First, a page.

The Internet seemed to be blowing up earlier this week on Amazon Prime Day, when big deals (and some not-so-huge) were offered at the online shopping hub. One of the biggest deals was the tabletop gadget known as Amazon Echo, which has voice-recognition capabilities that come in the form of "Hey, Alexa, tell me XXX!"
Yep, you can count me as one who took advantage of that deal and bought myself an Amazon Echo.
This gives me a chance to try the voice-enabled diabetes tools concept that more and more in our patient community seem to be embracing, especially those in the do-it-yourself #WeAreNotWaiting subset.
My plan is to soon hook up my Nightscout data-sharing to be able to ask directly, "Hey Alexa, what's my blood sugar trend?" So instead of having to look at my Dexcom receiver or Pebble Watch with Nightscout data (yes, I still use my Pebble and it does still work), I'll be able to just shout out a question and get the answer.
Ah, the beauties of living in the First World and having access to such tech toys!
Whether this voice tech will become a staple or is just a craze is yet to be determined, but as of now it's a niche solution that gives some of us one more option to interact with our diabetes data (for better or worse).
Alexa Diabetes Challenge Finalists Announced
In case you missed it, just this week the "Alexa Diabetes Challenge" finalists were announced after the challenge launched a few months back. It's focused on developing new talking D-tech for those with type 2 diabetes specifically. This Merck-sponsored contest supported by Amazon Web Services and New York-based innovation consultancy Luminary Labs is a multi-stage competition offering $125,000 in prize money for new voice-enabled solutions to "improve the lives of those with T2D."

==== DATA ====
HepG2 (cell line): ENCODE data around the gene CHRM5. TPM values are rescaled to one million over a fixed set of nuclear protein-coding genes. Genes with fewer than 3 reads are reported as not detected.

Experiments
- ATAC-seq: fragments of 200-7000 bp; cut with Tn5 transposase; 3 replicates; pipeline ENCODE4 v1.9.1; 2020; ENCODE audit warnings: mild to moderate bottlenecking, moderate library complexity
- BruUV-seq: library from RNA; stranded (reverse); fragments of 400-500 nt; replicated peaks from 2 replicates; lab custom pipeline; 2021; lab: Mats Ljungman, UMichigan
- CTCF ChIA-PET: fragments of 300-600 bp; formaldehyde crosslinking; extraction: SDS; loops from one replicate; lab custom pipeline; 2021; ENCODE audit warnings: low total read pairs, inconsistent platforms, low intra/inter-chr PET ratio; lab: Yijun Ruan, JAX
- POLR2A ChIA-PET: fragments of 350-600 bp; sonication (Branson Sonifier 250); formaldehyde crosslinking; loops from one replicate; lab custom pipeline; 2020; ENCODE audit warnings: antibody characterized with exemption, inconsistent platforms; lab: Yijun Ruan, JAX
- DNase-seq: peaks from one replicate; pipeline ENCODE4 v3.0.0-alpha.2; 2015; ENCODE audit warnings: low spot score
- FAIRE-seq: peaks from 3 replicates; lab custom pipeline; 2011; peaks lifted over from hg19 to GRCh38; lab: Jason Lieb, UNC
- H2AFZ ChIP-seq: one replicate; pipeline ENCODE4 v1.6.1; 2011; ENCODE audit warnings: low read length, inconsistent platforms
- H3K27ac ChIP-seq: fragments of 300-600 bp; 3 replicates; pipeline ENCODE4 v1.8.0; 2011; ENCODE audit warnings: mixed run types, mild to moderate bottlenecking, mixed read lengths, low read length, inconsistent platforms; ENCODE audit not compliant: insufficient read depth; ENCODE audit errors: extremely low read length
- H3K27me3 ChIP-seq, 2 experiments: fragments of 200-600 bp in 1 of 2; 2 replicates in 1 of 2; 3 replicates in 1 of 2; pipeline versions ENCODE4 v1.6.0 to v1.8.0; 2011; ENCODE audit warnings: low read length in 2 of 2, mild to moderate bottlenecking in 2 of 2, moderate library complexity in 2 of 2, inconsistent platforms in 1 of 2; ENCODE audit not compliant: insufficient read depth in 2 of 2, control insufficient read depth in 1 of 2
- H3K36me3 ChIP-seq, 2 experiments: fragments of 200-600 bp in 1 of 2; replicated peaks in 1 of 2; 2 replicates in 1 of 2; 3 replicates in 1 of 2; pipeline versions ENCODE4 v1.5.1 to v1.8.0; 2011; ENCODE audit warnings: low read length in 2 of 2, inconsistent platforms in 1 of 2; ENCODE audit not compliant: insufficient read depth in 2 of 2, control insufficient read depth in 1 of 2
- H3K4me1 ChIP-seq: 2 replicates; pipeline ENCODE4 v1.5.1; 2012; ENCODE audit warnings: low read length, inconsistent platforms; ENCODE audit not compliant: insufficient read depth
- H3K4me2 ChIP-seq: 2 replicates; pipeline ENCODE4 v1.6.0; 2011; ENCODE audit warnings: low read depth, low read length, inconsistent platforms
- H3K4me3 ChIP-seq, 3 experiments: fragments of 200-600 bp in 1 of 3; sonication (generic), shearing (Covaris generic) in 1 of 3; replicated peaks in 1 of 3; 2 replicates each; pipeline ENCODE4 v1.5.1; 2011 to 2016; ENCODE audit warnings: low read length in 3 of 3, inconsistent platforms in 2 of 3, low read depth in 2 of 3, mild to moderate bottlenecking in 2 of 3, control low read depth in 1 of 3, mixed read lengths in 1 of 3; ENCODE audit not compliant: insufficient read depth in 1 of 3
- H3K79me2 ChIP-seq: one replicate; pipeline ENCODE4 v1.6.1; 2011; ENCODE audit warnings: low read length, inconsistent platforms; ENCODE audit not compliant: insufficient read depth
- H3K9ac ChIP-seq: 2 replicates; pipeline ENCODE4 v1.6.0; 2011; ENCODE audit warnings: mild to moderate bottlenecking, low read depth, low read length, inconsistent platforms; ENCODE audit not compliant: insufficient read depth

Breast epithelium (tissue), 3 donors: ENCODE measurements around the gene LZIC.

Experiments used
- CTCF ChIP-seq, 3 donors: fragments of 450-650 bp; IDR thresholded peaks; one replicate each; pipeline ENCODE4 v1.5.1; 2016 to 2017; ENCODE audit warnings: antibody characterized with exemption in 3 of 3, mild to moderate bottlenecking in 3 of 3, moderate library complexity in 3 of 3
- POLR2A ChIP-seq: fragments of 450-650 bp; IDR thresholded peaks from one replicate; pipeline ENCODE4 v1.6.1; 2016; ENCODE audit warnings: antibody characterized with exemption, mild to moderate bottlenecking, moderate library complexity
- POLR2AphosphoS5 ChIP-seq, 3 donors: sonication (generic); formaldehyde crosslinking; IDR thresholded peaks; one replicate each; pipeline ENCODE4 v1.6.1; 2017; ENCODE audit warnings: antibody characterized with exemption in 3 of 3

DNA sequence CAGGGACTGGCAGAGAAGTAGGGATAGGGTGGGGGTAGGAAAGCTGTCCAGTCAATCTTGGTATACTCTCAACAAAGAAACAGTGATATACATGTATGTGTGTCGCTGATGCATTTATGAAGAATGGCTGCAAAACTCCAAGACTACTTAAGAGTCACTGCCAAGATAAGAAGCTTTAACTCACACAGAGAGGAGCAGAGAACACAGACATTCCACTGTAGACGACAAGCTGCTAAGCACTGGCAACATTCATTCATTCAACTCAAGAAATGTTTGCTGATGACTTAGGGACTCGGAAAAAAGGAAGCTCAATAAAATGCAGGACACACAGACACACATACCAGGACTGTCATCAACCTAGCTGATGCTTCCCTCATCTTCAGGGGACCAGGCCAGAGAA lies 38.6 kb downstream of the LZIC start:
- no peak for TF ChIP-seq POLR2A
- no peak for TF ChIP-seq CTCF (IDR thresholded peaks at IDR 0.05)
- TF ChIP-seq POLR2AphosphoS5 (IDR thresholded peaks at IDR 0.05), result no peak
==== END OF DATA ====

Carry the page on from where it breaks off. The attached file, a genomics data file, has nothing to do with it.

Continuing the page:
A total of 96 submissions came in from across the US, ranging from research institutions, software companies, startups, and healthcare providers (HCPs). We asked if there were any patients, aka PWDs (people with diabetes) who submitted ideas, and Luminary Labs told us this:
"Yes, we did receive submissions from teams that were either led by or had team members who are living with type 2 and type 1 diabetes. Since the criteria called for a type 2 focus, the submissions did not speak to specifically targeting type 1 patients. However, some discussed the potential of their solution to be adapted to T1."
Anyhow, a panel of judges narrowed the list down to five finalists who'll move on to the final round:
- DiaBetty, University of Illinois: A virtual diabetes educator and at-home coach that is sensitive and responsive to a patient’s mood. It provides patients with context-dependent, mood sensitive, and emotionally aware education and guidance, enhancing patient skills for self-management.
- My GluCoach, HCL America, Inc.: A holistic management solution, developed in partnership with gaming company Ayogo, that blends the roles of voice-based diabetes teacher, lifestyle coach, and personal assistant to serve the individual and specific needs of the patient. It leverages health pattern intelligence from sources such as patient conversations and wearable and medical devices.
- PIA: Personal Intelligent Agents for Type 2 Diabetes, Ejenta: A connected care intelligent agent that uses NASA-licensed AI technology integrated with IoT device data to encourage healthy habits, detect at-risk behaviors and abnormalities, and alert care teams. Of all the finalists, the Ejenta co-founder is the only one that specifically noted a D-connection in having a daughter with type 1 diabetes.